John M. Simpson is a leading voice on technological privacy and stem cell research issues. His investigations this year of Google’s online privacy practices and book publishing agreements triggered intense media scrutiny and federal interest in the online giant’s business practices. His critique of patents on human embryonic stem cells has been key to expanding the ability of American scientists to conduct stem cell research. He has ensured that California’s taxpayer-funded stem cell research will lead to broadly accessible and affordable medicine and not just government-subsidized profiteering. Prior to joining Consumer Watchdog in 2005, he was executive editor of Tribune Media Services International, a syndication company. Before that, he was deputy editor of USA Today and editor of its international edition. Simpson taught journalism a Dublin City University in Ireland, and consulted for The Irish Times and The Gleaner in Jamaica. He served as president of the World Editors Forum. He holds a B.A. in philosophy from Harpur College of SUNY Binghamton and was a Gannett Fellow at the Center for Asian and Pacific Studies at the University of Hawaii. He has an M.A. in Communication Management from USC’s Annenberg School for Communication.

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2 Responses to “State AGs heed our call for WiSpy probe”

  1. Daniel Brandt Says:

    I posted this comment at UK’s “The Register” two days ago, but it is worth repeating:

    It still surprises me that all the attention is focused on the collection of unencrypted WiFi data. Yes, I understand that this is the one characteristic of Google’s collection that most clearly crosses the line into illegality in numerous jurisdictions. But for me the line would have been crossed even if Google had not collected payload data.

    The MAC address, which is globally unique, is burned into each piece of networking hardware. With the addition of fairly precise geolocation data, probably within a radius of several households or one or two apartment buildings, this is information that takes on an entirely new dimension. It no longer identifies a specific WiFi router or WiFi-enabled smartphone, but also ties it to a time and place. In many cases, this amounts to a fairly short list of suspects. That makes it personally identifiable, given the investigative resources of any government.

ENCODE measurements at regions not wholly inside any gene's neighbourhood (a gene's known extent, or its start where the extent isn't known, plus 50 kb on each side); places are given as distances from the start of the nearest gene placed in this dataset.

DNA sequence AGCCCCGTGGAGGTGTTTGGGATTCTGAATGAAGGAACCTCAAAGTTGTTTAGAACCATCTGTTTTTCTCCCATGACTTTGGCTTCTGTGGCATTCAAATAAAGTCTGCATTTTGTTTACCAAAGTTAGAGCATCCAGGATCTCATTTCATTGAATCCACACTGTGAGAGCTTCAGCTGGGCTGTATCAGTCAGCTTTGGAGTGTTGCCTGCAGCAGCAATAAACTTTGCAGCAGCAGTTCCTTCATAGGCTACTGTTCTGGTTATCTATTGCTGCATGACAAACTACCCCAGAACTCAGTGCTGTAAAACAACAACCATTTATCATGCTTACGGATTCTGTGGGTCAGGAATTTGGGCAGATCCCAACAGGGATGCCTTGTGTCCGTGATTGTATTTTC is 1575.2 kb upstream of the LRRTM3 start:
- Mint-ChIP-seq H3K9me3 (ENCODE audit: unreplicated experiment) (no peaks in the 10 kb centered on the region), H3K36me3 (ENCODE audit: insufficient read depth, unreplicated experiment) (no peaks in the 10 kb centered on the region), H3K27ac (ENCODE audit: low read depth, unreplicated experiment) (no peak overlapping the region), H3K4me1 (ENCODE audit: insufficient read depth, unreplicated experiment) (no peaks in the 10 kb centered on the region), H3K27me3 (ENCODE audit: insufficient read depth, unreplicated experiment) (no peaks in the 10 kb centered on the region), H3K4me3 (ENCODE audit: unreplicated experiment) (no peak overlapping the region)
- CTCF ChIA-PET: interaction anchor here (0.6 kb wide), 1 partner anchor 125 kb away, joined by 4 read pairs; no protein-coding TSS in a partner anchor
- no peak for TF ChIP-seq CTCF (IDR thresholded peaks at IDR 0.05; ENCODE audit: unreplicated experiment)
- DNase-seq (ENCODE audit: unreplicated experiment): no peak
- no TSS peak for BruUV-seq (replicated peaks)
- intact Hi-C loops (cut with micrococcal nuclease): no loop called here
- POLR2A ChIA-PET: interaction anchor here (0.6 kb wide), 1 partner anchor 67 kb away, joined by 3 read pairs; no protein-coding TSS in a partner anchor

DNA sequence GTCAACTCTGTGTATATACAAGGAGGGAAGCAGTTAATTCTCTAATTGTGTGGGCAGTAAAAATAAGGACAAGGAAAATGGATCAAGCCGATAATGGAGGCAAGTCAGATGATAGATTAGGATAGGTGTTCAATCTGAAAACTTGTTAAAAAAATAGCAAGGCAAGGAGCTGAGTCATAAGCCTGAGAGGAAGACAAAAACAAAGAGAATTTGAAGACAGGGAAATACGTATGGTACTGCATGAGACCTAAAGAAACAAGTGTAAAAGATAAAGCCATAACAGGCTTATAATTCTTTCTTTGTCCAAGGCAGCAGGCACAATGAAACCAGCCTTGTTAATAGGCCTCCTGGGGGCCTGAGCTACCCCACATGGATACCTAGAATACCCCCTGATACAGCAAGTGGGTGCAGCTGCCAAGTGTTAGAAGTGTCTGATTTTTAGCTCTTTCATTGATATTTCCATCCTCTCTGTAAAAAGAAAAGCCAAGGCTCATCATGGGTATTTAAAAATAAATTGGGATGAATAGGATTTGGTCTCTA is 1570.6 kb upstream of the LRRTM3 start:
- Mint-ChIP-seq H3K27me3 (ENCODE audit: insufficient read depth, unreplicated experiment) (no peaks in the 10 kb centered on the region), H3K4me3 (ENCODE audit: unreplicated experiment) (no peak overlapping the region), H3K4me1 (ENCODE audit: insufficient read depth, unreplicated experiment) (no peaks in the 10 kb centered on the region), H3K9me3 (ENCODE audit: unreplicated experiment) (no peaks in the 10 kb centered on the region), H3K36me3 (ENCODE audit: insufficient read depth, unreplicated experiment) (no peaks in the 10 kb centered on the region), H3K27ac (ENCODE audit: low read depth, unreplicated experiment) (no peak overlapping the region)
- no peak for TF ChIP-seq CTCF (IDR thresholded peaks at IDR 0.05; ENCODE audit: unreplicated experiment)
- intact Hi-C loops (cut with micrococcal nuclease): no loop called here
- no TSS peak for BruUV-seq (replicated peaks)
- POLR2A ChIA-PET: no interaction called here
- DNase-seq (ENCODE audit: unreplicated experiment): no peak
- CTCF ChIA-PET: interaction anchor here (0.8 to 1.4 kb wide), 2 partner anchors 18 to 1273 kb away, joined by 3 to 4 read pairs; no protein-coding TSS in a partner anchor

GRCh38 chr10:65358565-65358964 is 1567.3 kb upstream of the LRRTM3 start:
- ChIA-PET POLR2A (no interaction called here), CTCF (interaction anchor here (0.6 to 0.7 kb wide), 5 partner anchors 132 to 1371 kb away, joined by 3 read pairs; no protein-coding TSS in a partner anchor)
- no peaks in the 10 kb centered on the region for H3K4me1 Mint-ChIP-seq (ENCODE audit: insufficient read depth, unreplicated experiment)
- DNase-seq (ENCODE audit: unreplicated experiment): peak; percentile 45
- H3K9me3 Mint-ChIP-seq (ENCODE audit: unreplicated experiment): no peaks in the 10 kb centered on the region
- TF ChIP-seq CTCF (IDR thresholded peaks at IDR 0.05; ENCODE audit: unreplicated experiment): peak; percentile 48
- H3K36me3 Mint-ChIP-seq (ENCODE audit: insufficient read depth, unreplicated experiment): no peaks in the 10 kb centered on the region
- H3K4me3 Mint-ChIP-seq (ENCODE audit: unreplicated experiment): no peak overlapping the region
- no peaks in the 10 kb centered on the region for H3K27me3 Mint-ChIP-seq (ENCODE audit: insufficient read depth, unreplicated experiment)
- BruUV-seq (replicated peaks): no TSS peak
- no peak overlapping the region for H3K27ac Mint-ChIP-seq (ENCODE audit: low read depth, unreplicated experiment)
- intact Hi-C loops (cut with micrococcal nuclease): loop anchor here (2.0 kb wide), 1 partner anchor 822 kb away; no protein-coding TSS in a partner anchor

This MAC address is part of the WiFi protocol, and all WiFi devices broadcast the MAC in the clear, whether they are encrypted or unencrypted. This is what makes WiFi work. The SSID may or may not be present, but if it is present, it is also sent in the clear. The SSID will make it much easier to exactly identify the owner once the geolocation from the MAC is known, but it’s not necessary. All you really need is a search warrant to check out the device that broadcasted the MAC and confirm the number.

    All governments would like to have a database of MAC addresses being used for WiFi within their jurisdiction, with a time stamp and precise geolocation data. It’s an invaluable resource. Google has this information for some 30 countries.

    Even assuming that government intelligence agencies are always good guys, I nevertheless object to Google acquiring this information. If my WiFi router was plugged in while the cam car drove by, Google knows where my WiFi router lives. In the future, my neighbors will be using devices that depend on good geolocation data for Google’s advertising feeds, and their device will be sniffing local MAC address automatically, in the background, in order to zero in on my neighbor’s location. This information will provide an ongoing confirmation of not only their location, but also my MAC’s location, once it is corroborated with other neighborhood MAC addresses. It amounts to an ongoing, dynamically updated, cross-referenced system that no longer needs a Google cam car driving by periodically.

    Google did not ask anyone with devices that broadcast MAC addresses if they wished to be part of its evil system. An opt-out is not possible unless you stop using WiFi. That’s the essence of the entire issue. Google’s so-called “mistake” of collecting unsecured payload data is frosting on the cake because it is getting the attention of the proper authorities. But it’s the cake itself that worries me.

    I also addressed this same issue at http://www.p2pnet.net/story/40785 a week ago. That item was listed in Google News for 24 hours, but then it disappeared from Google News for some reason.

    Here’s a new cartoon I made for Scroogle: http://www.scroogle.org/gifs/goosniff.jpg

    If you think that this spoof ad I created is absurd, keep in mind that Google’s Android phones apparently already do this. If you tell the phone to “share your location,” it sniffs everything around you. Google’s MAC address database is probably updated at the same time. I’ve also seen items that lead me to believe that a similar feature is available in the most recent versions of the Chrome browser, but it apparently defaults to “off” and you have to turn it on.